OP-ED: Economic inequity has gone bananas

Josh Hoxie
Tribune News Service
A man sells bananas near a quarantined banana plantation affected by a destructive fungus near Riohacha, Colombia, Thursday, Aug. 22, 2019. A disease that ravages banana crops has made its long-dreaded arrival in Latin America, reigniting worries about the global market's dependence on a single type of banana, the Cavendish. (AP Photo/Fernando Vergara)

Three collectors recently took home some unconventional offerings from Art Basel, a famous art show held annually in Miami Beach. Each artwork consisted of a banana duct-taped to a wall. Two sold for $120,000, one for $150,000.

For a banana. And some tape.

Unfortunately, this fruity farce is just one small sign of the growing gap between the whims of the absurdly wealthy and the challenges facing everyone else.

During the same week as the banana bonanza in Miami Beach, the Trump administration announced its plans to slash the rolls of the nation’s nutrition assistance program. That means nearly 700,000 people face the prospect of going hungry when the new rules take effect on April 1.

More:OP-ED: On economic policy, it’s not what Trump says, it’s what he does

More:OP-ED: President Trump is working for Pennsylvania

The Trump administration’s action is part of a multi-part effort to dramatically reduce the scale of the Supplemental Nutrition Assistance Program (SNAP, sometimes called food stamps). If other elements of the plan go forward, nearly 3 million additional people could be cut from the program, and nearly a million school children would lose free or reduced lunches.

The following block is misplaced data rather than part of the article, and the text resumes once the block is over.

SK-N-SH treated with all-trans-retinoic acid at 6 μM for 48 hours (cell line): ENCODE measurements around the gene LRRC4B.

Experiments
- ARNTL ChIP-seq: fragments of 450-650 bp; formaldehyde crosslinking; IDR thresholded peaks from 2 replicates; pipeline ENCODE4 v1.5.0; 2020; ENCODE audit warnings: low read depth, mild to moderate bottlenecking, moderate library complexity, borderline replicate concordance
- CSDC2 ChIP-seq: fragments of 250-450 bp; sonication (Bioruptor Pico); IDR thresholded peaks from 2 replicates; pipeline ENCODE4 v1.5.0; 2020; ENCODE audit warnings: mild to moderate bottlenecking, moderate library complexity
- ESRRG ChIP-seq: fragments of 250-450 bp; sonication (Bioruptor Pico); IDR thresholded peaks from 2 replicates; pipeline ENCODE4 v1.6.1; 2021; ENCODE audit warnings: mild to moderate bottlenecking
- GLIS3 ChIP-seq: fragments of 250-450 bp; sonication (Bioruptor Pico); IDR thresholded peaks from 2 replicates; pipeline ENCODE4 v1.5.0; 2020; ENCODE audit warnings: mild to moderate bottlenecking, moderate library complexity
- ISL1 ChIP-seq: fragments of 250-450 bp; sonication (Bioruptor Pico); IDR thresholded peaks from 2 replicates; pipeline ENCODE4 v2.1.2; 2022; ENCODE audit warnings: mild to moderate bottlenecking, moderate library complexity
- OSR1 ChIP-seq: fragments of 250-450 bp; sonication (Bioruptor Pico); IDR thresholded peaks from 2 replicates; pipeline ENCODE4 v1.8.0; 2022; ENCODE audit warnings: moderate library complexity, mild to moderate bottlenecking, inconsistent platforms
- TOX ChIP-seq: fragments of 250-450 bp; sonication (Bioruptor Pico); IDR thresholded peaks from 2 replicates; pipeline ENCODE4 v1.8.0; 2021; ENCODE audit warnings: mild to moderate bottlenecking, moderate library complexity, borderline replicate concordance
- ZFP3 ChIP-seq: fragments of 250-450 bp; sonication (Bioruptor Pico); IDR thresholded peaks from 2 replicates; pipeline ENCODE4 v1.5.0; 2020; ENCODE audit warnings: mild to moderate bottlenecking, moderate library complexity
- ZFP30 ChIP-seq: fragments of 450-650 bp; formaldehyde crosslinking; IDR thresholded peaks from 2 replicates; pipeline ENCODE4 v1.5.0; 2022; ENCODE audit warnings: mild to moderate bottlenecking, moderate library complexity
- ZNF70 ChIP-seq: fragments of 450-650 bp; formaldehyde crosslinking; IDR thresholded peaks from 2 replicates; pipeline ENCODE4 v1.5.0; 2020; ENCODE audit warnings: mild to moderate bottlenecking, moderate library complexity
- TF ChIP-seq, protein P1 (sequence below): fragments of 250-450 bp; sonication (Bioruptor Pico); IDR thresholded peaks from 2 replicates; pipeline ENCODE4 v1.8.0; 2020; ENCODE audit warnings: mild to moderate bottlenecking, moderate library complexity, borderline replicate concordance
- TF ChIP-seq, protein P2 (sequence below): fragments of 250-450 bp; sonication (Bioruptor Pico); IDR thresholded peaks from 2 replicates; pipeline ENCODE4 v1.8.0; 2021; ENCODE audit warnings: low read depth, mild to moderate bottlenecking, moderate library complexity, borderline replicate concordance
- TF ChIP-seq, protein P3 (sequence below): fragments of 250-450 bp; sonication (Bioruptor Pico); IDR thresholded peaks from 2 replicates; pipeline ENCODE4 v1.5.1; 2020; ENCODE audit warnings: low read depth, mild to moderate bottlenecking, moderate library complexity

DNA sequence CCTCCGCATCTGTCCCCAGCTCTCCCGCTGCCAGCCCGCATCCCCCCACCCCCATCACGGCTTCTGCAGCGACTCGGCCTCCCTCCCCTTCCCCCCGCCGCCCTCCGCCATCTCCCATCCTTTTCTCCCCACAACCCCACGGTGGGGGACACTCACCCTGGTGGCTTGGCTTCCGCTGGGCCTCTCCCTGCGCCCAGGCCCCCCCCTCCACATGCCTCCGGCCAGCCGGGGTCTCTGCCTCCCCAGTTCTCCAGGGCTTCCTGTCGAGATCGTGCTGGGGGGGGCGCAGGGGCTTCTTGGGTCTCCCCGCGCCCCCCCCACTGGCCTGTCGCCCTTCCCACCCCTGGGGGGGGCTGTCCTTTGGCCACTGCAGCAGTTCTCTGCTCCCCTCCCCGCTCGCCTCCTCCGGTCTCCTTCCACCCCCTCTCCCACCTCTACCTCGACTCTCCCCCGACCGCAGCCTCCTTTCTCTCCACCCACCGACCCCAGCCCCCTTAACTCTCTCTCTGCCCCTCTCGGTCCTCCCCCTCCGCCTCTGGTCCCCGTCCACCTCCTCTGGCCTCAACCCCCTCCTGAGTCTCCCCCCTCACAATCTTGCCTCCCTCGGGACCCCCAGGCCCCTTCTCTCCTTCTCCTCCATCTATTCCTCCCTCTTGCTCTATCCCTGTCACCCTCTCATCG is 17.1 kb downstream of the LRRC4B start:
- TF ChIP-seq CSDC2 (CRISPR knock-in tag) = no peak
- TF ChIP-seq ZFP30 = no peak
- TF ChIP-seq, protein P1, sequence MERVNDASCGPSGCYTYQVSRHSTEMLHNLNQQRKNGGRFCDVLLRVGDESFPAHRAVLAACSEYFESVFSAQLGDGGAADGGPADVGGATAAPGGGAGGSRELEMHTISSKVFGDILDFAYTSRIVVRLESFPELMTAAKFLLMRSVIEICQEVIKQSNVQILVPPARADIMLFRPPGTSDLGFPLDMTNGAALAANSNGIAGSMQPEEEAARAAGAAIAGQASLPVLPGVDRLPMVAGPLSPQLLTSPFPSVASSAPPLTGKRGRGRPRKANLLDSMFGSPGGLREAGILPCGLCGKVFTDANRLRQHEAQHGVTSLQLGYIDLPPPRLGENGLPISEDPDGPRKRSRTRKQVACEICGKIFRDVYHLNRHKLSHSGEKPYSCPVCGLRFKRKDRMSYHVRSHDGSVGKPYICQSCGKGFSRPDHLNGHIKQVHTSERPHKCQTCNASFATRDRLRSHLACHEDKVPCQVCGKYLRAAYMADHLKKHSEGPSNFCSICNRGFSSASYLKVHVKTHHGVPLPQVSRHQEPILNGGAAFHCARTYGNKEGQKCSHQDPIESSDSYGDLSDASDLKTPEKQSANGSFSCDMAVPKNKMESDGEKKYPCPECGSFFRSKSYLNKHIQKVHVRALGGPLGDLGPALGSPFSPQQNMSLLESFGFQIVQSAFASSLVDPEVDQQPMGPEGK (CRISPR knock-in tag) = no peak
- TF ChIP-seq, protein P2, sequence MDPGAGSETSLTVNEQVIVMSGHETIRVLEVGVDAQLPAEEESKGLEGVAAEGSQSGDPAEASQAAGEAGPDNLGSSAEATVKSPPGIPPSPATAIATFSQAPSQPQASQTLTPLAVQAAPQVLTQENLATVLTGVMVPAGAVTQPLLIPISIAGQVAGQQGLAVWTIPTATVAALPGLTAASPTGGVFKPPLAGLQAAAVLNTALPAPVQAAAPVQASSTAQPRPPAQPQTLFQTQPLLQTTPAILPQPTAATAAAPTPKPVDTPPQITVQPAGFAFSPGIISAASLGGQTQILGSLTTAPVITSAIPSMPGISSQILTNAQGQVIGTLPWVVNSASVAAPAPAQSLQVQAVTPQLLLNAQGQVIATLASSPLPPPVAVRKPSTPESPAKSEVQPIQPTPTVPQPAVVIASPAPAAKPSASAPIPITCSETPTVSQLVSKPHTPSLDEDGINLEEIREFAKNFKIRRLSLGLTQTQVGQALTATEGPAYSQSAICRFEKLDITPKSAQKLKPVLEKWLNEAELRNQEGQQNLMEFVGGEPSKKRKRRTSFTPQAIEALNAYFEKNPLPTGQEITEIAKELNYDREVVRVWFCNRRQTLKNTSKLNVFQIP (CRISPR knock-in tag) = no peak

Let them eat banana cake?

The new series of rule changes proposed by Secretary of Agriculture Sonny Perdue would eliminate work-requirement exemptions for single adults living in areas without job prospects, remove families with incomes up to 200% of the poverty level, and cut families who have more than just $2,250 in assets — or $3,500, if someone in the family has a disability.

Put differently, the changes would make people who hold assets totaling the value of a rusted old Honda Civic ineligible for food assistance.

And as this is happening, the rich are making conspicuous displays of their good fortune.

A few miles from where the infamous duct-taped banana was sold, a hedge-fund billionaire just bought his fourth Palm Beach vacation home for $111 million. Fourth! Meanwhile, the federal minimum wage pays less than the cost of living in every major city in the country. And it hasn’t gone up in 10 years.

It might be funny if it weren’t so appalling.

The United States is one of the wealthiest countries in the world. We have ample resources here to provide for basic human needs and ensure that people will at least not starve.

Just three billionaires own more wealth than the bottom half of the country combined, my colleague Chuck Collins and I found in a study for the Institute for Policy Studies last year. Meanwhile, one in seven kids will go to bed hungry tonight — and a lot more in the coming months, if the proposed Trump administration rules go into effect.

A tax on immense wealth would put a check on the concentration of wealth at the top, as Sens. Bernie Sanders, I-Vt., and Elizabeth Warren, D-Mass., have proposed. This could raise enough revenue to make sure everyone has enough to eat, and enjoy other basic human rights like medical care.

There is no justification for the Trump administration slashing nutrition assistance to the poor. And as a society, we cannot afford to tolerate a few people being wealthy enough to throw six figures at rotting bananas while millions go hungry.

— Josh Hoxie, an associate fellow at the Institute for Policy Studies, is currently completing a master of social work program at Boston College. This column was produced for the Progressive Media Project, which is run by The Progressive magazine, and distributed by Tribune News Service.